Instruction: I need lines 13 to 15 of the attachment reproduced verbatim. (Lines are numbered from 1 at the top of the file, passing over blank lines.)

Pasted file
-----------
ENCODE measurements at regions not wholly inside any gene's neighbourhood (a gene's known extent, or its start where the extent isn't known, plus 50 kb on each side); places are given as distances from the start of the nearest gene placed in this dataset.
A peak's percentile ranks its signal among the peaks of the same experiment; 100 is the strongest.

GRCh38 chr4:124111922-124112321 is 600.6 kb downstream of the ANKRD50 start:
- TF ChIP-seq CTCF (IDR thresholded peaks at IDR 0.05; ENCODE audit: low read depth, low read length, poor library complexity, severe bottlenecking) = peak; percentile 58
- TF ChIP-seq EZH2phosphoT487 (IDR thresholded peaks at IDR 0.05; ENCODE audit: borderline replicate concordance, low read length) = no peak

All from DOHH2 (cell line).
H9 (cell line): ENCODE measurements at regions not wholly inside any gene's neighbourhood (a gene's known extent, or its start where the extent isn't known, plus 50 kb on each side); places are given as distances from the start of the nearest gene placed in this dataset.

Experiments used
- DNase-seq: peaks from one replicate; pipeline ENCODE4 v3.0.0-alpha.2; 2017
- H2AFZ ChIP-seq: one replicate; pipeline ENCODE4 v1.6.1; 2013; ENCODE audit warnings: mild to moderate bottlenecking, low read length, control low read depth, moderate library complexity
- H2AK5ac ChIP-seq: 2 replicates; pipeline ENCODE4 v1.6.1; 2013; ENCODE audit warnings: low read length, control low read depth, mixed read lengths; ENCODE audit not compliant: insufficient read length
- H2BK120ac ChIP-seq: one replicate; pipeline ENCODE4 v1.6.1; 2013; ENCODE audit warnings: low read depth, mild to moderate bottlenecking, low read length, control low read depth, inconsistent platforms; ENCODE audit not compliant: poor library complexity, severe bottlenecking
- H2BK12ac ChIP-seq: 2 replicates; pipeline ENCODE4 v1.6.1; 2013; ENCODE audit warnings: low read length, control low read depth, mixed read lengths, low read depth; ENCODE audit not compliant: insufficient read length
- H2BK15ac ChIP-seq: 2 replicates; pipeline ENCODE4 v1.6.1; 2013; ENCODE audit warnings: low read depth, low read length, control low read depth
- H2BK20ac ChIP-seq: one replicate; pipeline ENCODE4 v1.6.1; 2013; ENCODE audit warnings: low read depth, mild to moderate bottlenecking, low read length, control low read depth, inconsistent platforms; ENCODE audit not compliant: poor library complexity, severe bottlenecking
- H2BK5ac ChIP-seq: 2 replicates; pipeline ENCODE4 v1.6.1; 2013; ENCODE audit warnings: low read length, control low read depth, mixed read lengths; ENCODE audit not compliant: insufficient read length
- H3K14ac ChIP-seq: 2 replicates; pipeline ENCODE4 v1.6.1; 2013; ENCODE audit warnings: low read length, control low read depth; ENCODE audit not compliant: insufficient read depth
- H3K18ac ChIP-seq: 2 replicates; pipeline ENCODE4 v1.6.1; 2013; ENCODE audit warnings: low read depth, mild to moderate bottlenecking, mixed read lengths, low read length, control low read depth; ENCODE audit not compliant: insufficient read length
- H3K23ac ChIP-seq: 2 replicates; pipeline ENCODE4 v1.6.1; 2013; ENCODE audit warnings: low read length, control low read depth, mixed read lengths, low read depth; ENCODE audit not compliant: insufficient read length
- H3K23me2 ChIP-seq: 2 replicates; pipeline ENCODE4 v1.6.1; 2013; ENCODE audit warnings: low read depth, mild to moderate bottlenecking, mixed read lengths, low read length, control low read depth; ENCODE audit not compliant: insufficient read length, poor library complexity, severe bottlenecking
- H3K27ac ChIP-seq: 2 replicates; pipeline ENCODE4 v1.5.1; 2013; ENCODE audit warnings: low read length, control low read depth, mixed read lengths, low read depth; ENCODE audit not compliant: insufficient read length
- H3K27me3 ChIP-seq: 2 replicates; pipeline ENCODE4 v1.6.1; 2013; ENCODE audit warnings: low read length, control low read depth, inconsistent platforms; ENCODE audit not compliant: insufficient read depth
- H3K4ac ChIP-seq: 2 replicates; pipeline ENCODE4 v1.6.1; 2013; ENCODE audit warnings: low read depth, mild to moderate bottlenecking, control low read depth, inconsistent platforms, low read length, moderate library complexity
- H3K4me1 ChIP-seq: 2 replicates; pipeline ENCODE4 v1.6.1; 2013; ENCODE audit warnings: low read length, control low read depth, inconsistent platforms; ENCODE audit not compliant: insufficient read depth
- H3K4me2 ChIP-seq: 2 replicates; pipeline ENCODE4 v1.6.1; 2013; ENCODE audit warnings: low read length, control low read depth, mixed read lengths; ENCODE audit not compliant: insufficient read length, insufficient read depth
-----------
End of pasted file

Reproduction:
- H2BK12ac ChIP-seq: 2 replicates; pipeline ENCODE4 v1.6.1; 2013; ENCODE audit warnings: low read length, control low read depth, mixed read lengths, low read depth; ENCODE audit not compliant: insufficient read length
- H2BK15ac ChIP-seq: 2 replicates; pipeline ENCODE4 v1.6.1; 2013; ENCODE audit warnings: low read depth, low read length, control low read depth
- H2BK20ac ChIP-seq: one replicate; pipeline ENCODE4 v1.6.1; 2013; ENCODE audit warnings: low read depth, mild to moderate bottlenecking, low read length, control low read depth, inconsistent platforms; ENCODE audit not compliant: poor library complexity, severe bottlenecking